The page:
Most of us work hard for several decades with the goal of someday being able to retire comfortably. But while today’s workers would probably like to retire with a decent lifestyle, their chances of doing so can appear daunting, which may lead them to putting off saving for retirement. Here are some of the common reasons for not saving for retirement, and why they sometimes don’t stand up to a little more scrutiny.
“I don’t make enough money to save”
If you make $50,000 per year, maxing out your 401(k) might not be possible for most people. But that doesn’t mean you can’t save something for the future. If you were to set aside $100 per month over a 30-year period and invest it at a 6% average annual return it would be worth $100,451. Make it $200 a month, and you’ll have $200,903, all other things being equal. Many workers are discouraged from saving for retirement because they feel their small contributions won’t make a difference. But if you save steadily and increase your contribution rate as your income rises, it can go a long way.
“I won’t need retirement savings”
Many workers believe they can count on Social Security alone to pay the bills in retirement. But that’s problematic for several reasons. Social Security wasn’t designed to be anyone’s sole income in retirement. According to the Social Security Administration, its payments replace about 40% of the average wage earner’s income after retiring, yet retirees may need about 70%-85% of their work income to live comfortably in retirement. After 2033, the Social Security program’s trust funds will likely be depleted, and once that happens, Social Security is only expected to collect enough in taxes to pay about 77% of scheduled benefits. This means Social Security will cover less than a third of income needs in retirement.
“I’m paying down debt”
If you are carrying a credit card balance or other high interest debt, paying it down can be the smart thing to do. But that doesn’t mean you should ignore your retirement savings completely. If you ignore your nest egg in the hopes of paying off your debt, you’ll risk having inadequate funds in the future.
“I don’t have a retirement plan through work”
Approximately one out of three workers don’t have access to a retirement plan through work, leaving them on their own to figure out how to save for retirement. Fortunately, recent retirement savings changes are making it easier for employers to offer some form of retirement saving. For those still without an employer provided retirement plan, it’s never been easier to open an IRA account and start saving with a few computer keystrokes. Unfortunately, this is still a pain point since most people don’t know where to start given the sheer number of choices they have to make: which bank, brokerage firm, or mutual fund company to use, what to invest in, how much to start saving, and do they want some help and/or advice. While we’ve made tremendous progress, we still need to make the process of saving for retirement as frictionless as possible.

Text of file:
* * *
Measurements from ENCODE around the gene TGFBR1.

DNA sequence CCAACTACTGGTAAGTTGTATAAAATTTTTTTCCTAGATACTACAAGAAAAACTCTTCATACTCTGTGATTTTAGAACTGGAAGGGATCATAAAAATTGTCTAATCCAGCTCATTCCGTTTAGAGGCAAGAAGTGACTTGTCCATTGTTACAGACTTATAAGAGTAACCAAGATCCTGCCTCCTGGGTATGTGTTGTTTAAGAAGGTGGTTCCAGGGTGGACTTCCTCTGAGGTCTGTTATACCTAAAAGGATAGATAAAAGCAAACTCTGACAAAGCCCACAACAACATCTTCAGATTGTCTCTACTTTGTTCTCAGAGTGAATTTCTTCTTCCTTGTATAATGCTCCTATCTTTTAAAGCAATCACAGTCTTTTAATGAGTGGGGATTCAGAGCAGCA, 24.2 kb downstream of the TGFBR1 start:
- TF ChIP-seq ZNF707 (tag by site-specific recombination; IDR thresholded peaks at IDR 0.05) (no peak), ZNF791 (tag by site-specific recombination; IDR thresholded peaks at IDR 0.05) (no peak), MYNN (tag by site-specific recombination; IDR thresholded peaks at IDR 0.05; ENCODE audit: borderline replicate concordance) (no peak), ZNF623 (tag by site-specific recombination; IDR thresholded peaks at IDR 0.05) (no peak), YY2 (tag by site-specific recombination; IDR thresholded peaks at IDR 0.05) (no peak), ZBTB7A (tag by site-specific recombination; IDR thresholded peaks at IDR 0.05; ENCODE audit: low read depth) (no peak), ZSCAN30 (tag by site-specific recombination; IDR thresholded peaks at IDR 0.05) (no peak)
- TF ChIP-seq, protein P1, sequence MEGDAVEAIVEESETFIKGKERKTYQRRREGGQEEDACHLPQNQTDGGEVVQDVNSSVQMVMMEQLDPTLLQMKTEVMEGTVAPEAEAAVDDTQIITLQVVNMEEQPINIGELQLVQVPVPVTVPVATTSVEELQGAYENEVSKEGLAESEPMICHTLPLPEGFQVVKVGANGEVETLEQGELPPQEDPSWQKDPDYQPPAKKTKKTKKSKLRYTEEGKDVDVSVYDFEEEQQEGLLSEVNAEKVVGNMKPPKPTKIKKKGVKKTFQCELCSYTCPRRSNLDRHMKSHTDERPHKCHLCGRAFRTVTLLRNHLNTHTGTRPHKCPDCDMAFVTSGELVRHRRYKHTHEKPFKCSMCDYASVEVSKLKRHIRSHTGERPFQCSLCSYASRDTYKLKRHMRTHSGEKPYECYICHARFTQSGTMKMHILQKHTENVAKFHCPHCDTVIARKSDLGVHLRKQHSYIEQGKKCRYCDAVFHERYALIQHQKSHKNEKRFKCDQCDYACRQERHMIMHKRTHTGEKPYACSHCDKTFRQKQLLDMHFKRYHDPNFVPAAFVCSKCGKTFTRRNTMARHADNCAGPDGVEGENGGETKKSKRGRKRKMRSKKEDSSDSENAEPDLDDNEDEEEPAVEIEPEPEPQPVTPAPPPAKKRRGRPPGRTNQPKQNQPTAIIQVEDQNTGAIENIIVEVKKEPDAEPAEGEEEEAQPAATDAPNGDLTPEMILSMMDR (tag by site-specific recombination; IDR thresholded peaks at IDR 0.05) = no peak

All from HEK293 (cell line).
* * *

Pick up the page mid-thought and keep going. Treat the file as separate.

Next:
“Inflation is eating into my budget”
The impact of 40-year high inflation is hitting retirement accounts as many Americans say they are stopping or reducing retirement savings because of it. More than half (54%) of Americans say they have stopped or reduced retirement savings due to inflation, according to the 2022 Q3 Quarterly Market Perceptions Study from Allianz Life Insurance Company of North America. When costs increase, you might need to review how your money is spent every month. If you truly need to stop saving for several months, it can be helpful to set a date when you will pick up the habit again. Stopping retirement contributions in the short term typically isn’t much of a problem but prolonging them can have negative consequences for the long-term.
Regardless of the current environment, it’s pretty clear we still need to continue saving if we want to live comfortably in our retirement years. The next question is: How much should you be saving? The exact amount you should have ready for retirement varies widely. It depends on the lifestyle you’re looking to have, your location, who you’re supporting and many other details. Here are some general guidelines and rules of thumb to see if you are on the right path:
- Save at least 10% to 20% of your pretax income
- Fidelity’s Retirement Savings Goalposts by Age
- The 4% rule
- Online retirement savings calculators
While the above resources can provide some general guidance, if you want to ensure your retirement funds are adequate, please consider speaking to us. We can help you develop a savings and investing strategy that fits your specific goals.